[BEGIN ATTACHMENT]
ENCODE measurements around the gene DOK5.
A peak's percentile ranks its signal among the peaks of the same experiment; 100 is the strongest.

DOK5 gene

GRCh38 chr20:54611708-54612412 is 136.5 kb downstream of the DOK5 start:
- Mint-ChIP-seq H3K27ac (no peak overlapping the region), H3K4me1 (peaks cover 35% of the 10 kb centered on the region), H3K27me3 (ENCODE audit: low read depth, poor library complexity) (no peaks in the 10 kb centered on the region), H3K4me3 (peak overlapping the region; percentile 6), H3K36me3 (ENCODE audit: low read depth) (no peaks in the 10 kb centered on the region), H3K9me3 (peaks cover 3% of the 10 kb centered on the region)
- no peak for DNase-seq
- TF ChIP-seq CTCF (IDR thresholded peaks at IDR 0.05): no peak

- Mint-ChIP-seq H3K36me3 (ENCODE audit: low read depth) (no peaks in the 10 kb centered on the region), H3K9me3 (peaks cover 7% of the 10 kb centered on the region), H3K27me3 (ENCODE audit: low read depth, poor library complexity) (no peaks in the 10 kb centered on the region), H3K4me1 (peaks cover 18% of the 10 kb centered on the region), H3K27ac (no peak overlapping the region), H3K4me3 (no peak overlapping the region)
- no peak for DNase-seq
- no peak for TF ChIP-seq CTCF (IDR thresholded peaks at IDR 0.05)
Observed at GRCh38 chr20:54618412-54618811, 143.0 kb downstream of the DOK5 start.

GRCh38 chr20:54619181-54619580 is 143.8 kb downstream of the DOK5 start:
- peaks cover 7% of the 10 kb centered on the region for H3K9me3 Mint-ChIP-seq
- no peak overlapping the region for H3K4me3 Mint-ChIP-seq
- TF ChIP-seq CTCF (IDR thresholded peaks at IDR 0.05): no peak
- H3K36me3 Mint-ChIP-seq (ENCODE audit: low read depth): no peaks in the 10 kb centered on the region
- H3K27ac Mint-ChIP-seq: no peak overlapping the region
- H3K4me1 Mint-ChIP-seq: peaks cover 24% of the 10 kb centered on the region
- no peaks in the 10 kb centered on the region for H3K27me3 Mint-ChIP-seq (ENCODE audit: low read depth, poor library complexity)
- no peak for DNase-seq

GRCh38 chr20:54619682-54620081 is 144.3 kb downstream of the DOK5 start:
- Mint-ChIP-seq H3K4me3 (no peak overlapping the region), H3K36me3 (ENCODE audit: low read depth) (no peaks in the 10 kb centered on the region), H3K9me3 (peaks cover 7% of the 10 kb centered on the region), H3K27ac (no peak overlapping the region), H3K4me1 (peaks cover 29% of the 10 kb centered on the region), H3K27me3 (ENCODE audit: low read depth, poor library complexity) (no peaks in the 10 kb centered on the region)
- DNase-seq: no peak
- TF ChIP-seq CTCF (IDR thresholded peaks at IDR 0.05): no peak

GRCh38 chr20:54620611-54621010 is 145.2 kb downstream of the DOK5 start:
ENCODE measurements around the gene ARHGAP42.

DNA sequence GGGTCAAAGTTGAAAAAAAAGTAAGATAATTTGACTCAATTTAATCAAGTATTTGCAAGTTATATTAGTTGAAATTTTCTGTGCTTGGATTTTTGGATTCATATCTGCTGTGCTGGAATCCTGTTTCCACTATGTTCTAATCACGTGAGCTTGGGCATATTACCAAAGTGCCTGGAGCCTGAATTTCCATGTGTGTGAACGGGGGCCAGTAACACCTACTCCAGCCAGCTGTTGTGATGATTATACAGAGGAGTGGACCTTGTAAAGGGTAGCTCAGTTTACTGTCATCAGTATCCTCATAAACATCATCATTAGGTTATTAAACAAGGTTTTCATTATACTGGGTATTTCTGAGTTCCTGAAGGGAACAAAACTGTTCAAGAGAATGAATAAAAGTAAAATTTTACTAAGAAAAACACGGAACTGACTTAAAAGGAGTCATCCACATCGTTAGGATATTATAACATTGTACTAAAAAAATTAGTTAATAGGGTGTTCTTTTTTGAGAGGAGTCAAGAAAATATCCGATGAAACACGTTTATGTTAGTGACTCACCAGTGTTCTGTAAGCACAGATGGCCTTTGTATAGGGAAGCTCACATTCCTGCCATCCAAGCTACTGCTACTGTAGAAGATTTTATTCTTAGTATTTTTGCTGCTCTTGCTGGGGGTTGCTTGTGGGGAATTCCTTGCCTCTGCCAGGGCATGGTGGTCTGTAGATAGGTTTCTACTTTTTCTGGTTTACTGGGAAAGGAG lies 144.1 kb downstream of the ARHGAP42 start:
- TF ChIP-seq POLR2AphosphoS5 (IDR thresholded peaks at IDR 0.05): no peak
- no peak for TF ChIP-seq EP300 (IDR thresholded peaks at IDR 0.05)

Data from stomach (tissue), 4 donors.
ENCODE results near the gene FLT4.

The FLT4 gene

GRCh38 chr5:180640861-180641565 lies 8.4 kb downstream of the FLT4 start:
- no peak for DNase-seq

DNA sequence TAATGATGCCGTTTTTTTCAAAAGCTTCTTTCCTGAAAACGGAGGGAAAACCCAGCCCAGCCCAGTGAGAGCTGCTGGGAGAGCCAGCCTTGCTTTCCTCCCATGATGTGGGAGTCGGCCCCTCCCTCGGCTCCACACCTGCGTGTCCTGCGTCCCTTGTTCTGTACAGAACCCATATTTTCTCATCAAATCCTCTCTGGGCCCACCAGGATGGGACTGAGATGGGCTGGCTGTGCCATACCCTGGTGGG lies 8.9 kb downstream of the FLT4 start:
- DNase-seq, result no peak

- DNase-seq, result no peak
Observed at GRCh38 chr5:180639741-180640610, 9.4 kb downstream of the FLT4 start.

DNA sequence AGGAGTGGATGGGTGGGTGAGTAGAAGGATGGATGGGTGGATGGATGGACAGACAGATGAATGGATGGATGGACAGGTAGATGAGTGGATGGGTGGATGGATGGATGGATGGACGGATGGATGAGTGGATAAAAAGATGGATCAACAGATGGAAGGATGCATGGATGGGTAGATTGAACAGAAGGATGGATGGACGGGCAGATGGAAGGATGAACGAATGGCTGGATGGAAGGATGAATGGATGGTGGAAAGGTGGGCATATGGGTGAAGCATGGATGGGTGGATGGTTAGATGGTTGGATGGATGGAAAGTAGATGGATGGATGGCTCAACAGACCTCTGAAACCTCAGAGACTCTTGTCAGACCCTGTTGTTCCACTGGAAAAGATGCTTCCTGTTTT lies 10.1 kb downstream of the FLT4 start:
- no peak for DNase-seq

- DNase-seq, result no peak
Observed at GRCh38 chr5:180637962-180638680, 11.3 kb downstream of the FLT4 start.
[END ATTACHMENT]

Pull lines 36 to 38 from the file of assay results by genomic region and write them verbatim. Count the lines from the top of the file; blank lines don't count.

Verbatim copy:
- DNase-seq, result no peak

- DNase-seq, result no peak
Observed at GRCh38 chr5:180639741-180640610, 9.4 kb downstream of the FLT4 start.